In Memory - Shep Jenks (1926-2014)
In 1956, LT Shepherd “Shep” Jenks reported aboard USS Nautilus as the Navigator. It was a challenging role as he guided Nautilus on the first-ever transpolar under-ice voyage, passing under the North Pole on August 3, 1958. Sadly, Shep passed away on March 26, 2014 at age 87, while USS New Mexico operated in the Arctic, nearly 60 years after the commissioning of the world’s first nuclear submarine.
Shep Jenks was a graduate of the Naval Academy, Class of ’49. After Nautilus, he was the commissioning engineer on USS George Washington (SSBN-598), the CO of USS Skipjack (SSN-585), the CO of Nuclear Power Training Unit, the CO of USS Abraham Lincoln (SSBN-602) and the CO of USS Fulton (AS-11). He retired with the rank of Captain in 1971. After working for Bechtel for ten years, Shep had a new calling and became an ordained deacon in the Episcopal Church. Reverend Jenks performed funeral services at Arlington National Cemetery for retired RADM Richard O’Kane, WWII Medal of Honor recipient, in 1994 and for retired CAPT William Anderson, his former commanding officer of Nautilus, in 2007.
Rev Shep Jenks
Shep Jenks was a longtime member of the Naval Submarine League and the Navy League of the United States. He served on the Navy League’s USS New Mexico Committee in the early days, when he and wife Nancy lived in Albuquerque, and delivered the invocation at the naming ceremony with Secretary of the Navy Gordon England in December 2004. Shep and Nancy were living in Vallejo, California at the time of his death.
Victor Kim is a sophomore at Los Alamos High School. He plays the piano, runs cross country and is involved with NJROTC. Victor has been in the NJROTC program for two years and has his sights on serving his country via The United States Navy via the Naval Academy majoring in Chemistry or Engineering. This year’s Theodore Roosevelt Award sponsored by the Navy League New Mexico Council has been awarded to Victor Kim, 17 April 2014.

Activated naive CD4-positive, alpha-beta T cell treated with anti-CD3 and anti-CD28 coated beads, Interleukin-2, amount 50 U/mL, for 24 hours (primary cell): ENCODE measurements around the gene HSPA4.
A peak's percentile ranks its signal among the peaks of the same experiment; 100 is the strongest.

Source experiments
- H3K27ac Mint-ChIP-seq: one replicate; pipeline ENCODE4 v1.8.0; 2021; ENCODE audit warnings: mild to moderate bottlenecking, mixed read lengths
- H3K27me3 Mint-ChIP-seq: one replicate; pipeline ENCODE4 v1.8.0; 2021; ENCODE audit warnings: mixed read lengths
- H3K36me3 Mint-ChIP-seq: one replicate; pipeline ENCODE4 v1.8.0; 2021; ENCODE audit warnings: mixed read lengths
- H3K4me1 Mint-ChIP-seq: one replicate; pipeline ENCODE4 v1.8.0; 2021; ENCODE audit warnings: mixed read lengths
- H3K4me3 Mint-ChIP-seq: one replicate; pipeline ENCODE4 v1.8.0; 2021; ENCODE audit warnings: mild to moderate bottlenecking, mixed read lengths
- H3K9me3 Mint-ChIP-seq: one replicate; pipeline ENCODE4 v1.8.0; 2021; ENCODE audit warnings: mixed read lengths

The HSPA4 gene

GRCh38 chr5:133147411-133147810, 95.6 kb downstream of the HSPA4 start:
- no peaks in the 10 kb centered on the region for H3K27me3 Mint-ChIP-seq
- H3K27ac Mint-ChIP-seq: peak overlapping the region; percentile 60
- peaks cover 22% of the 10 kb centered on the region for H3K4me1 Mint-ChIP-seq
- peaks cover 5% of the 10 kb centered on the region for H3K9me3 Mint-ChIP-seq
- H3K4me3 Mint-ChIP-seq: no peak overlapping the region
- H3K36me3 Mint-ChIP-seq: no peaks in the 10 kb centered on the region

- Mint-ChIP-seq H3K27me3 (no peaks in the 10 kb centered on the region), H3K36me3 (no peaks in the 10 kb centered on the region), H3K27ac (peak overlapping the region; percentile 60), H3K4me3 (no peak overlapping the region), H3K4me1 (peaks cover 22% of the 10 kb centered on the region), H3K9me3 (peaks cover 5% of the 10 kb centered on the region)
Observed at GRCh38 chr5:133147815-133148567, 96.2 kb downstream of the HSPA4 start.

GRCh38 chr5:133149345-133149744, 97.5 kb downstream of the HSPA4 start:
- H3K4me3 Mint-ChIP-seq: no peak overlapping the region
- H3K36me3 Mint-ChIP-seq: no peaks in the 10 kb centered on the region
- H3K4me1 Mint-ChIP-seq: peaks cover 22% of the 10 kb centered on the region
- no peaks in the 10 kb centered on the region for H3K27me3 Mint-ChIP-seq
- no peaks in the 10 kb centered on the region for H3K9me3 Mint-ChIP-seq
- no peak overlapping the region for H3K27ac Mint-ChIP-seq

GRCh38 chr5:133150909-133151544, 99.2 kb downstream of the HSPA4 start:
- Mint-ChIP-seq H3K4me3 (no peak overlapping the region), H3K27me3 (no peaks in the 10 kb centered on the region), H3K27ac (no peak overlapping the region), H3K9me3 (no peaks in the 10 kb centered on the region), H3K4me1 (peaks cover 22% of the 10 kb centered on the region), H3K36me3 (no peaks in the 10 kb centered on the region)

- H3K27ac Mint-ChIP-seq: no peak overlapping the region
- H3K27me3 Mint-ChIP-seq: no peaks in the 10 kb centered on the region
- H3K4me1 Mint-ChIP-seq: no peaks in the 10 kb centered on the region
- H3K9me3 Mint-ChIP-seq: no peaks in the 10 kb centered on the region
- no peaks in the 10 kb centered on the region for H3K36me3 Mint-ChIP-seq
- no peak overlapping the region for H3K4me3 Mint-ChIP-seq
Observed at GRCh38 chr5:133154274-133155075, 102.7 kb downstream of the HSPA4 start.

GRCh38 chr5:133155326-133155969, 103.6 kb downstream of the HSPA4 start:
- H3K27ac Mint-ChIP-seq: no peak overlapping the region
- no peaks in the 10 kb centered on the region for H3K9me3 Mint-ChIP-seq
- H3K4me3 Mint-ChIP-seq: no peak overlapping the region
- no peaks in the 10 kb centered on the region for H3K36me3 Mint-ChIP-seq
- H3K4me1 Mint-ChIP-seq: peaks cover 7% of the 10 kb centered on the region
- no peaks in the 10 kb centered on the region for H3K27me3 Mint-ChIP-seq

USS Santa Fe Committee member Bill Verzino awarded the Theodore Roosevelt Award to Sophomore Victor Kim
First, Rear Admiral Perry, COMSUBGRUTWO, with USS New Mexico at ICEX base camp.
Second, DVs disembarking from the boat.
Lastly, CNO on bridge, crew clearing ice from topside.
We have one REALLY COOL sub!
ICE CAMP NAUTILUS (NNS) -- The Navy's top admiral, Chief of Naval Operations Adm. Jonathan W. Greenert, spent time last weekend at the Navy's Arctic Ice Camp and embarked aboard the USS New Mexico (SSN 779) as it participated in Ice Exercise 2014 (ICEX) with USS Hampton (SSN 767) beneath the Arctic Ocean.
"It's necessary to continue to ensure our systems, our sensors, our weapons and our platforms as we move to the Virginia-class submarine are proficient to operate correctly in the Arctic," said Greenert. "And it's also to build the next generation of submarine folks who will operate in the Arctic."
The mission of the ICEX is to train in the Arctic environment to refine and validate procedures and required equipment, as the Arctic Ocean serves as a route for submarines to transit in the Atlantic and Pacific Oceans.
CNO has touted undersea dominance and the Arctic maritime domain as essential areas of focus for the Navy. Understandably, this exercise created a great opportunity to merge these two focus areas and learn within the environment and build a knowledge base for operations there.
The Arctic has been and will be a focus area for the Navy in years to come, said Greenert.
The President released the Implementation Plan for the National Strategy for the Arctic Region in January. The Department of Defense is preparing for possible changes in the Arctic's operating conditions due to the discussion of climate change and receding ice.
ICEX will continue to expand to a more comprehensive exercise in the future, said Greenert.
"We'll leverage what we've learned in this and future ICEX assessments to work with our partners in industry to develop technologies for our other platforms and personnel who will operate in this environment," he said.
The CNO's visit began in the nation's northernmost point, Prudhoe Bay, Ala. From there, CNO like other scientists and international partners, flew 150 miles north to Ice Camp Nautilus. The ice camp, adrift on the Arctic sea ice, supports the overall ice exercise conducted by the Submarine Force and the Arctic Submarine Laboratory.
Of his first impressions of the camp, "Isn't it astounding that here is one of our pieces of sovereignty out in the middle of the ice, surfacing, and then its crew waiting as if we were walking down a pier in Connecticut, San Diego, Norfolk, or Bremerton [to board]," said Greenert.
Despite the frigid conditions the submarine people were acting as though it was business as normal, said Greenert.
"Once we got onboard, the camaraderie the awareness of the crew that they were doing something special was impressive," said Greenert. "The crew was very proud, and the ownership the crew had for their ship and systems was extraordinary."